Taekwondo sensation Sorn Seavmey, who brought home Cambodia’s first ever Asian Games gold medal in 50 years from South Korea last year, has decided to miss this June’s SEA Games in Singapore and instead focus her energy and efforts to secure qualification for the Rio 2016 Olympics in Brazil.
Seavmey, 20, who won a memorable fight against her Iranian rival to win the women’s under-73kg final in the Asiad four months ago, will not be defending her 2013 Myanmar SEA Games gold in Singapore as she cannot compete in the weight category that best suits her.
The personal challenge Seavmey faced was whether or not to adopt a strict diet and training regimen to shed 5 kilograms in the next three months – without affecting the physical and mental strength needed to fight in Singapore.
To go or not to go was the stark choice she was asked to make by her coach Choi Yung-sok and National Olympic Committee secretary-general Vath Chamroeun.
She had been given until the end of February to make that call and, after considering the pros and cons, Seavmey has now decided not take that risk
She will now head to Europe in May for the Rio 2016 Olympic qualifiers along with her elder sister Sorn Davin, who has also decided to keep away from the Singapore Games owing to the nonavailability of her preferred weight class.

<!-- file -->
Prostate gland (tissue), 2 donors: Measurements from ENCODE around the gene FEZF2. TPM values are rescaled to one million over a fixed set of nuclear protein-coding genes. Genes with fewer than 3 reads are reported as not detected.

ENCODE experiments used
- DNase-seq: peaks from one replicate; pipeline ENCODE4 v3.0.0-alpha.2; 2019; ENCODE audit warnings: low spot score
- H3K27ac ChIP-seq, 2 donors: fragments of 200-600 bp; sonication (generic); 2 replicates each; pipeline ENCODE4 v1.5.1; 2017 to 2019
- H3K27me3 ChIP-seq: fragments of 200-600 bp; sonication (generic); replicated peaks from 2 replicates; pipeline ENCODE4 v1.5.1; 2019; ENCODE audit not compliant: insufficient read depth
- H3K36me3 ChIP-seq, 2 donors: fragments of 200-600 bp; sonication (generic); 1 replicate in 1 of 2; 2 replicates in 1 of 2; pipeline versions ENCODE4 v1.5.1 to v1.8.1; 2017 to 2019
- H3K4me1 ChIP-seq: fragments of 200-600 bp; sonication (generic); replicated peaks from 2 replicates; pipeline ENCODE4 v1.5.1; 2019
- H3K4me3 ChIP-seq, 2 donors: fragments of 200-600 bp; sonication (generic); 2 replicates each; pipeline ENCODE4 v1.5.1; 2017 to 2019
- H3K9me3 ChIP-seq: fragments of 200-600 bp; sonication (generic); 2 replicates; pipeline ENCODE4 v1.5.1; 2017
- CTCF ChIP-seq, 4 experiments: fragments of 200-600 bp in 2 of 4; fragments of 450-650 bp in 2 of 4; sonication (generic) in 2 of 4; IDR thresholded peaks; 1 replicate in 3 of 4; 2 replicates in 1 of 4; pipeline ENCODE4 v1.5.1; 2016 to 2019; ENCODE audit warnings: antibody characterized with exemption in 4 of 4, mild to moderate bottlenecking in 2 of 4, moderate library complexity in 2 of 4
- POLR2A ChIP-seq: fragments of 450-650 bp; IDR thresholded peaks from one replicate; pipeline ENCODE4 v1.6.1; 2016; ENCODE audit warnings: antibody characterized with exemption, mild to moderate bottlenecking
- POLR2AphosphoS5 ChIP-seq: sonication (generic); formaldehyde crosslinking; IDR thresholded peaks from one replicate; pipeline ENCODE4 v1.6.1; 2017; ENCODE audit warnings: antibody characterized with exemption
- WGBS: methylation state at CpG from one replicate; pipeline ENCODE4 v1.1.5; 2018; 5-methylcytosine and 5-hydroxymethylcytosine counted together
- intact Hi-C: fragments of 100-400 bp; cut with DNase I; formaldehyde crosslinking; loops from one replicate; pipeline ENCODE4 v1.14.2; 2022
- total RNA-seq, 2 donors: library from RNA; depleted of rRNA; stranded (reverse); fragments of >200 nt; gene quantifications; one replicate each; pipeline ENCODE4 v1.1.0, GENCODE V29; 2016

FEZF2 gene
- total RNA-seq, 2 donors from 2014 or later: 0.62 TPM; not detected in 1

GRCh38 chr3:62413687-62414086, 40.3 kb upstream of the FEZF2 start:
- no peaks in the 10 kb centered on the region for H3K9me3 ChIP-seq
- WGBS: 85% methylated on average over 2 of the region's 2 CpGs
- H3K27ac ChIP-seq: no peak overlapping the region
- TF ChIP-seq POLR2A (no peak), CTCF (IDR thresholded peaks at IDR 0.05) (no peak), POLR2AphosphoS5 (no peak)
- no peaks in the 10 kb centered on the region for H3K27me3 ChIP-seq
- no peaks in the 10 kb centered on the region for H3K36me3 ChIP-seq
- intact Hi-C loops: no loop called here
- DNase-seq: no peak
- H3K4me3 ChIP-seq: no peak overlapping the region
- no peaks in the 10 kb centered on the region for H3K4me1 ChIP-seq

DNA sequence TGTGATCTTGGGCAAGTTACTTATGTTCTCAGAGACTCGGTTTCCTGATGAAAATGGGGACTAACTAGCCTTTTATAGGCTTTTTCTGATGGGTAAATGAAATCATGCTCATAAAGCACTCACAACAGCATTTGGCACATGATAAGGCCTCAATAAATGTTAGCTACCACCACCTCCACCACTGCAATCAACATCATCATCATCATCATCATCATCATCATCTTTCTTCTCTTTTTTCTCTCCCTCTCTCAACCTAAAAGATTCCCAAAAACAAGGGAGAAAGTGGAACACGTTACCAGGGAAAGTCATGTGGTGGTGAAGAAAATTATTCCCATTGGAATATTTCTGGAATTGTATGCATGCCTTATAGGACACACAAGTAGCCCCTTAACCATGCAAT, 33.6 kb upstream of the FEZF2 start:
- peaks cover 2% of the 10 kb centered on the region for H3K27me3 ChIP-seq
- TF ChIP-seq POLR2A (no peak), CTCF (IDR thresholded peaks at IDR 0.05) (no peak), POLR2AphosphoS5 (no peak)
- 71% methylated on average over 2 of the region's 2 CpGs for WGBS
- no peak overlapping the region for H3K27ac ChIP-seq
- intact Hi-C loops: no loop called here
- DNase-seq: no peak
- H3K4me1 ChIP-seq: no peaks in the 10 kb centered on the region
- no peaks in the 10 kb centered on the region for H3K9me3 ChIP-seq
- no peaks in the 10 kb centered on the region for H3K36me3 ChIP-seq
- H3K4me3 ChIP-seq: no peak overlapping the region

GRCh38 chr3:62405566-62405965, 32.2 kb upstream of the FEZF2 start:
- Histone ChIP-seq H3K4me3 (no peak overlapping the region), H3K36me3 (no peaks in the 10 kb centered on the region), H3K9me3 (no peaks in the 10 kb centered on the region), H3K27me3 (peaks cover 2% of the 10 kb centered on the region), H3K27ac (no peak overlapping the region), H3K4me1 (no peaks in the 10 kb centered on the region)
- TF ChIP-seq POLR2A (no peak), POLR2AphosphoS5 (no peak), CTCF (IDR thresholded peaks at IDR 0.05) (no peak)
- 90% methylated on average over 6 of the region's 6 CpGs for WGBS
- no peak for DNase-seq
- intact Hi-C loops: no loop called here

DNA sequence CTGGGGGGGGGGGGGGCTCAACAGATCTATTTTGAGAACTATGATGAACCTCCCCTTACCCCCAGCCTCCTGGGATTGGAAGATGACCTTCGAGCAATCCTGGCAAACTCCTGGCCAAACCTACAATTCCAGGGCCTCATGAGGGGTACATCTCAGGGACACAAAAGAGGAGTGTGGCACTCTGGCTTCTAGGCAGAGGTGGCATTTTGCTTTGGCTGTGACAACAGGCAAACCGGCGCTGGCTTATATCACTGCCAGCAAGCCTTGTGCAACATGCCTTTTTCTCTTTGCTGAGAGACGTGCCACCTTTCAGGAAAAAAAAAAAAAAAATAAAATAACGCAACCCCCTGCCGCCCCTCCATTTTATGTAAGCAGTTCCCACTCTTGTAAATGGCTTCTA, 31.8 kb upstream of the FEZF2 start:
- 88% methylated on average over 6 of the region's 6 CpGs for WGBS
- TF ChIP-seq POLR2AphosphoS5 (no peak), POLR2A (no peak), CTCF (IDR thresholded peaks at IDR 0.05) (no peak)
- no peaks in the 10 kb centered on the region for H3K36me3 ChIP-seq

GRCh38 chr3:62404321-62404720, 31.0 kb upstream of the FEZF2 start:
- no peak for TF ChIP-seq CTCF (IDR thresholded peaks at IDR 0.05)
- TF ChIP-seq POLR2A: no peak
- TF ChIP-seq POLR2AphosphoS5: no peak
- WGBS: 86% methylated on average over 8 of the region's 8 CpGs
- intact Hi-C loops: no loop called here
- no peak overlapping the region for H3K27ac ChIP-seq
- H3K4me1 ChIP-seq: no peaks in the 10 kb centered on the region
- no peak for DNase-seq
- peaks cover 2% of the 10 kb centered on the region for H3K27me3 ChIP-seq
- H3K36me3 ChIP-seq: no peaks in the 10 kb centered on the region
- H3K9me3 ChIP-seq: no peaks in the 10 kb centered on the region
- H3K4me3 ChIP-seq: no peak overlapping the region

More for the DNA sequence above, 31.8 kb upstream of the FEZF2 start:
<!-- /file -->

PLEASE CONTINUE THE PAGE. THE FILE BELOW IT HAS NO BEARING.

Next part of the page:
“I am glad that anxiety and doubt is over. I respect her decision. Yes, our medal prospects are hurt, but we have to consider what is good for her future.
“I hope it comes as a blessing in disguise and helps her qualify for the 2016 Olympics as the country’s first to do so,” Chamroeun said.
“In case Davin and Seavmey fail to qualify, we will seek wild cards for them,” Vath Chamroeun added.
Sorn Davin, a Myanmar SEA Games silver medalist who also took a bronze at last year’s Asian Championships in Tashkent, went out of the quarterfinals at the Incheon Asiad.
Davin was a wild card entry to the 2012 London Olympics, where she put up a spirited show in a narrow quarterfinal defeat.
In the words of coach Choi Yung-sok, reputations simply do not bother either Davin or Seavmey, since both of them are endowed with strong mental make-up.
Who other than the master best knows his pupils? In this case it is Choi Yung-sok, a South Korean native who regards Cambodia as home having served as a national coach since 1994, and who has been with the Sorn sisters every step of their way to success.